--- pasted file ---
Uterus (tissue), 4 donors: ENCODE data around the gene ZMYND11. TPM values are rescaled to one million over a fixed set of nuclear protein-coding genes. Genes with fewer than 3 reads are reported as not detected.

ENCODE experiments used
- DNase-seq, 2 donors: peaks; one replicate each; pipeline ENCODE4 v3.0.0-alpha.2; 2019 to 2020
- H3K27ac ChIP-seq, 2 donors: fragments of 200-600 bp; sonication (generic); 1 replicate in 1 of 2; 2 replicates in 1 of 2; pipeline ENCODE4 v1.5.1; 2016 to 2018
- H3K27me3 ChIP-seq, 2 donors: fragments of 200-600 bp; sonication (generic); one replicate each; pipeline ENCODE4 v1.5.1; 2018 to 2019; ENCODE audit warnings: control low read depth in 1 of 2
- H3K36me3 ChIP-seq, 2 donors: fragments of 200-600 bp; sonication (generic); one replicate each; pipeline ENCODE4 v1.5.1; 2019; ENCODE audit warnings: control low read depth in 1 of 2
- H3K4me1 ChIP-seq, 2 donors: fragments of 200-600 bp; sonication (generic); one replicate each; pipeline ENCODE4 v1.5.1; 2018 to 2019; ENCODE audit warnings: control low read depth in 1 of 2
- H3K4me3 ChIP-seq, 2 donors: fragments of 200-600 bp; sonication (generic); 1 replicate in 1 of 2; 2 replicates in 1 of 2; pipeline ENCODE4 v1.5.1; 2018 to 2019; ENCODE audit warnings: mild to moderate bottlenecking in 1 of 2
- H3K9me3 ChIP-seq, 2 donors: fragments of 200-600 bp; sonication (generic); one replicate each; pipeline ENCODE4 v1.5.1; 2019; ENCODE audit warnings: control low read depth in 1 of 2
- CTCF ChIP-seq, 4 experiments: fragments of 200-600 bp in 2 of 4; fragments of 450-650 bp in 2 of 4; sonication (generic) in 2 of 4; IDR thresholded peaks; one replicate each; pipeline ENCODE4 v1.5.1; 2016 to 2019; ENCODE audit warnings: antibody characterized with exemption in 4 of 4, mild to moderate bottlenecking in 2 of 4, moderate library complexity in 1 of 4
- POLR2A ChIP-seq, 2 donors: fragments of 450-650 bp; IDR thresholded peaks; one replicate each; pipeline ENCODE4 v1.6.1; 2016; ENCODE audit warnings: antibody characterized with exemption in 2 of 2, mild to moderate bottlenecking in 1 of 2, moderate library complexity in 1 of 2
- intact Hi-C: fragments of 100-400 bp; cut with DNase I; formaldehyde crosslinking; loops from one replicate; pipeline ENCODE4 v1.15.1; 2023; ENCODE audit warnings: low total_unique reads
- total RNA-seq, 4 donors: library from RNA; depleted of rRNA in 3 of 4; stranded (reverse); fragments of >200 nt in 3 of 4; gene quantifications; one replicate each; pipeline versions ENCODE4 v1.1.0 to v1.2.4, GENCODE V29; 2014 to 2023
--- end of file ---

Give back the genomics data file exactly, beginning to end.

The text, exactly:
Uterus (tissue), 4 donors: ENCODE data around the gene ZMYND11. TPM values are rescaled to one million over a fixed set of nuclear protein-coding genes. Genes with fewer than 3 reads are reported as not detected.

ENCODE experiments used
- DNase-seq, 2 donors: peaks; one replicate each; pipeline ENCODE4 v3.0.0-alpha.2; 2019 to 2020
- H3K27ac ChIP-seq, 2 donors: fragments of 200-600 bp; sonication (generic); 1 replicate in 1 of 2; 2 replicates in 1 of 2; pipeline ENCODE4 v1.5.1; 2016 to 2018
- H3K27me3 ChIP-seq, 2 donors: fragments of 200-600 bp; sonication (generic); one replicate each; pipeline ENCODE4 v1.5.1; 2018 to 2019; ENCODE audit warnings: control low read depth in 1 of 2
- H3K36me3 ChIP-seq, 2 donors: fragments of 200-600 bp; sonication (generic); one replicate each; pipeline ENCODE4 v1.5.1; 2019; ENCODE audit warnings: control low read depth in 1 of 2
- H3K4me1 ChIP-seq, 2 donors: fragments of 200-600 bp; sonication (generic); one replicate each; pipeline ENCODE4 v1.5.1; 2018 to 2019; ENCODE audit warnings: control low read depth in 1 of 2
- H3K4me3 ChIP-seq, 2 donors: fragments of 200-600 bp; sonication (generic); 1 replicate in 1 of 2; 2 replicates in 1 of 2; pipeline ENCODE4 v1.5.1; 2018 to 2019; ENCODE audit warnings: mild to moderate bottlenecking in 1 of 2
- H3K9me3 ChIP-seq, 2 donors: fragments of 200-600 bp; sonication (generic); one replicate each; pipeline ENCODE4 v1.5.1; 2019; ENCODE audit warnings: control low read depth in 1 of 2
- CTCF ChIP-seq, 4 experiments: fragments of 200-600 bp in 2 of 4; fragments of 450-650 bp in 2 of 4; sonication (generic) in 2 of 4; IDR thresholded peaks; one replicate each; pipeline ENCODE4 v1.5.1; 2016 to 2019; ENCODE audit warnings: antibody characterized with exemption in 4 of 4, mild to moderate bottlenecking in 2 of 4, moderate library complexity in 1 of 4
- POLR2A ChIP-seq, 2 donors: fragments of 450-650 bp; IDR thresholded peaks; one replicate each; pipeline ENCODE4 v1.6.1; 2016; ENCODE audit warnings: antibody characterized with exemption in 2 of 2, mild to moderate bottlenecking in 1 of 2, moderate library complexity in 1 of 2
- intact Hi-C: fragments of 100-400 bp; cut with DNase I; formaldehyde crosslinking; loops from one replicate; pipeline ENCODE4 v1.15.1; 2023; ENCODE audit warnings: low total_unique reads
- total RNA-seq, 4 donors: library from RNA; depleted of rRNA in 3 of 4; stranded (reverse); fragments of >200 nt in 3 of 4; gene quantifications; one replicate each; pipeline versions ENCODE4 v1.1.0 to v1.2.4, GENCODE V29; 2014 to 2023